Malaysia flashback 2007 - McLaren depose Ferrari 20 Mar 2008
With Kimi Raikkonens easy victory at the 2007 Australian Grand Prix fresh in their minds, many expected an equally dominant result for Ferrari in Malaysia. The Italian team, however, were not nearly as confident, with technical issues looming large on the horizon.
Not only had the Finns F2007 suffered a worrying water leak in Melbourne, but during the three-week gap between races, Ferraris controversial moveable floor had been banned. And during the build-up to the Sepang race, there was a distinct sense of unease in the Ferrari garage.
During both Friday practice sessions, those nerves were quickly brushed aside, with Raikkonen and team mate Felipe Massa getting down to business as normal and dominating the timesheets. Indeed, the revitalised Ferrari even went so far as to publically announce they did not feel it necessary to replace the Finns engine despite its Melbourne issues. By the days close the only real surprises came from the quick-looking Williams of Nico Rosberg and Alexander Wurz and BMW Saubers apparent balance problems.
Come Saturday morning, however, the paddock was all of a fluster again, following reports that the Malaysian race stewards had refused to accept the Spyker teams protest against Toro Rosso concerning the alleged use of customer cars. Only the cars returning to the track for final practice provided sufficient diversion to distract from the controversy.
In the end it was the pace of Lewis Hamiltons McLaren that caused the most commotion. Hamilton not only outran world champion team mate Fernando Alonso by half a second, he also bettered both Ferrari drivers. It was a dominant performance and one which suggested the British team had pulled up their socks since Australia and were very much back in the hunt alongside Ferrari around Sepang.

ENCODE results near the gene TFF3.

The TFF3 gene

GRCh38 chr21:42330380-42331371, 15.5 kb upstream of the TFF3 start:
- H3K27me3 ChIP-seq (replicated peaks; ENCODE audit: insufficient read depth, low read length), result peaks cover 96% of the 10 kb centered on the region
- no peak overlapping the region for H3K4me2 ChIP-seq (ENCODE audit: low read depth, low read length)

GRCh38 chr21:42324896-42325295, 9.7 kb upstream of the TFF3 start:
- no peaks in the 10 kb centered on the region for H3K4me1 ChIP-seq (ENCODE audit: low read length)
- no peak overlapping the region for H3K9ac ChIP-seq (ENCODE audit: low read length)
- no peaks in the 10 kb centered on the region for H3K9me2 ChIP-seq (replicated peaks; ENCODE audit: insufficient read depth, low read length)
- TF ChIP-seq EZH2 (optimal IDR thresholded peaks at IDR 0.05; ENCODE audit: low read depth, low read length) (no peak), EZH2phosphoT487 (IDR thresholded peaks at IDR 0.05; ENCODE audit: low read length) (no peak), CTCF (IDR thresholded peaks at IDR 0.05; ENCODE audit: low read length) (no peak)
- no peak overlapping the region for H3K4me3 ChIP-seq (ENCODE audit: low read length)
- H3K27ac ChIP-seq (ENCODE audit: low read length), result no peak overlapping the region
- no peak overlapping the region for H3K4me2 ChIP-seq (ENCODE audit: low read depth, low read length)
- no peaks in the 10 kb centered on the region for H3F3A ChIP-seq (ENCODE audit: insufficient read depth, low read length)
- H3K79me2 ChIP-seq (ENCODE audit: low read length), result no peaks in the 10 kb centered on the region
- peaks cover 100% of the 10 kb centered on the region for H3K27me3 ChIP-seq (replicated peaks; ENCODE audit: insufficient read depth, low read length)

Nevertheless, it was Massa, who clinched the all-important pole during the afternoons qualifying session, with the Brazilian just snatching P1 from Raikkonen, while simultaneously holding off the two McLarens. Other important news stories were found further down the grid, with reigning world champions Renault powerless to make it into the top ten and Hondas Jenson Button and Rubens Barrichello dropping out in Q3. In a more positive mood were BMW Sauber, Williams, Toyota and Red Bull, with all four teams enjoying top-ten grid slots.
With temperatures as high as 49 degrees Celsius on Saturday, it was clear that Sepangs hot and humid weather would play an important role in Sundays race. But, as ever, the start was equally crucial and it was Massa who fell foul of that hurdle in Malaysia. While second-placed Alonso took the lead from the Brazilian off the line, Hamilton immediately stole third from Raikkonen and then overtook Massa to quickly seize second.
From that point on, the young British driver drove a mature race, creating a rock-hard buffer which protected team mate Alonsos lead right up to the chequered flag. Massa tried on several occasions to get back ahead of the rookie driver, but on each occasion he failed, and in the end it was Raikkonen who finished behind the McLarens to take third on the podium, just 0.7 seconds behind Hamilton.
The result was McLarens first one-two since Brazil 2005, but celebrations further down the order were equally jubilant. Nick Heidfeld impressed BMW Saubers local sponsors Petronas with his fourth place, while Jarno Trulli clinched seventh for Toyota, and Heikki Kovalainen scored the first points of his Formula One career for Renault. Veteran driver Alexander Wurz also impressed for Williams after a determined run from 18th to ninth.
As well as Ferraris disappointments, commiserations flowed in Sepang for BMW Saubers Robert Kubica, who suffered a transmission problem, a broken radio and a puncture on his way to 18th, and Williams Nico Rosberg, who had run as high as sixth before his Toyota engine gave out.